The previous observations also apply to the device disclosed in U.S. Pat. No. 4,359,976. In addition, the spiral coil spring cannot accept such big mechanical loads.
In the devices disclosed in U.S. Pat. No. 4,510,895 and U.S. Pat. No. 2,323,742, it is very likely that the plate or coil springs cannot accept the mechanical loads which originate in the combustion chamber.
A first object of this invention is to state a method of operating an internal combustion engine to optimize the variation law of the working chamber's volume in the vicinity of the piston top dead center (t.d.c.) position, so as to partially transform the combustion into a substantially isobaric process. This is obtained by means of a piston assembly with a variable geometry in which the height of the piston varies according to existing conditions within the combustion chamber. This specific construction of the piston assembly embodying the present invention, produces a combustion chamber having a much greater volume when the piston is located in the vicinity of its t.d.c. position when compared to that of a customary engine with the same compression ratio.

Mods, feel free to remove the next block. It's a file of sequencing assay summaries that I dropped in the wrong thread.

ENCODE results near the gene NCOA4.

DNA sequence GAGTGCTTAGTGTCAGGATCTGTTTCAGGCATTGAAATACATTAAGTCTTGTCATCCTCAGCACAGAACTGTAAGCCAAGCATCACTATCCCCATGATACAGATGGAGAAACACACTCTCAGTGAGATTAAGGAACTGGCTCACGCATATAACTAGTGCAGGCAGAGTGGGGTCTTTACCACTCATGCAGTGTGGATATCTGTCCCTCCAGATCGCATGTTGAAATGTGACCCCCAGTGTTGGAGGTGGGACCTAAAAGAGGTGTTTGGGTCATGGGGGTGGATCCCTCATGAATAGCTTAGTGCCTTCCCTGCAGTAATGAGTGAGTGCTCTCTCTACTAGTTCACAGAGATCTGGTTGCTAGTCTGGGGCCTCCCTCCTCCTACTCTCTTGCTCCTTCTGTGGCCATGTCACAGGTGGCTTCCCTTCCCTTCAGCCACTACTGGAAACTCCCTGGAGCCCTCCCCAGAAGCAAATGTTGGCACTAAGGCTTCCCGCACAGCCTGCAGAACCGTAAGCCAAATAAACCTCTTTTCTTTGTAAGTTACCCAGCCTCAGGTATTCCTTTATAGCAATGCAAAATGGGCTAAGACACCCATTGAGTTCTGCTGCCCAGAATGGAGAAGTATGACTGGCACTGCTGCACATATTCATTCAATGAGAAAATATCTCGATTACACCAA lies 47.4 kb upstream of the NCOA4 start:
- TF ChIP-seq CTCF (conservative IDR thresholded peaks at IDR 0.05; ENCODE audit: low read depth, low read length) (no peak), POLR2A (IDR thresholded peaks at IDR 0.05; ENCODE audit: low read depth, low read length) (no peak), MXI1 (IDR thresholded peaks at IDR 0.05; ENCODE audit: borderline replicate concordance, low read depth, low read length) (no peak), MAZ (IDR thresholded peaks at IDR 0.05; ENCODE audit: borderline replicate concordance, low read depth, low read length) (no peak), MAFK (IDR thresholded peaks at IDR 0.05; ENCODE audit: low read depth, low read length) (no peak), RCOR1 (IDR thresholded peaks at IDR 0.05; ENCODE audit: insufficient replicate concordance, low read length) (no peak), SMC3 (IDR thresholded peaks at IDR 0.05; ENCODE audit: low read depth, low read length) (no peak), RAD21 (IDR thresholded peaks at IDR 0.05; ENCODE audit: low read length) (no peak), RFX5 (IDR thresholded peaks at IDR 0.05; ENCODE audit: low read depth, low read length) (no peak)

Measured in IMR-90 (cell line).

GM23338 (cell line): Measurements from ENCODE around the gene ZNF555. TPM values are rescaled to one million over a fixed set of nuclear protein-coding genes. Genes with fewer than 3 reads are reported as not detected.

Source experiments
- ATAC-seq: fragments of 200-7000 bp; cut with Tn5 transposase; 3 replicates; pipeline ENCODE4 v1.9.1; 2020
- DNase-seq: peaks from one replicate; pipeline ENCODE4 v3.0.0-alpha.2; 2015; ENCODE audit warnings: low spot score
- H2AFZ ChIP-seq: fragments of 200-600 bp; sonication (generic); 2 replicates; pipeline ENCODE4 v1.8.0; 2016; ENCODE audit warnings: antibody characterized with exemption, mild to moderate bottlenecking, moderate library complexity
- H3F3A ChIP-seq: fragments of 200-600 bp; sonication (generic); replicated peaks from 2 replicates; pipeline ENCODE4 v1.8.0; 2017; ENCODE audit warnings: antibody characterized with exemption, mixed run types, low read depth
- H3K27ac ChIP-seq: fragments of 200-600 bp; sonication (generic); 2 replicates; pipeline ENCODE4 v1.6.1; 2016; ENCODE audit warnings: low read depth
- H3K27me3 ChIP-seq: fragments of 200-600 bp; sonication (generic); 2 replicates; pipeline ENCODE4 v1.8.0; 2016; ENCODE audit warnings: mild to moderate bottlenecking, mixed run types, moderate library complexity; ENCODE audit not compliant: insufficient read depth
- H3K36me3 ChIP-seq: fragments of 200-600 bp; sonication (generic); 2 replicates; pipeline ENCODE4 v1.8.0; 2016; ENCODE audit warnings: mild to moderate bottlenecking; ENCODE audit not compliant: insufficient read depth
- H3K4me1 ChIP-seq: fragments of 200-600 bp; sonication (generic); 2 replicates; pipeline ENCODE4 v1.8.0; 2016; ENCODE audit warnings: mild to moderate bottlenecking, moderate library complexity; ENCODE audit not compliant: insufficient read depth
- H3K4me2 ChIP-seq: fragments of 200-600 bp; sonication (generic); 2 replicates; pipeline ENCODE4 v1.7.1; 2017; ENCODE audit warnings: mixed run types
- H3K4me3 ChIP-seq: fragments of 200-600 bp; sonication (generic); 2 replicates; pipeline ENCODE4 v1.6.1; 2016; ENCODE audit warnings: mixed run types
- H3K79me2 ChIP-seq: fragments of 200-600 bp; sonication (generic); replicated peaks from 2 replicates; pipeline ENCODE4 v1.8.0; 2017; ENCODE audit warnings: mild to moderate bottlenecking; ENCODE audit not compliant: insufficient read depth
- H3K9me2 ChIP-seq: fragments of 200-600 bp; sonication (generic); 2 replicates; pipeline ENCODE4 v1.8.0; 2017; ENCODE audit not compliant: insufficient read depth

More particularly, the object of the present invention is to provide a method of operating an internal combustion engine during a combustion process, the engine having at least one cylinder and an associated piston for forming a working chamber in which intake, compression, combustion, expansion and exhaust operational events occur as the result of piston movement, the piston comprising (1) an upper portion having a working face defining a movable wall of the working chamber, (2) a lower portion having means for connection with a motor mechanism and (3) an elastic means for resiliently connecting the upper portion with the lower portion, the lower portion being operatively connected to the motor mechanism for moving the piston during the operational events and thereby generally increasing the working chamber in volume during the combustion, the method comprising: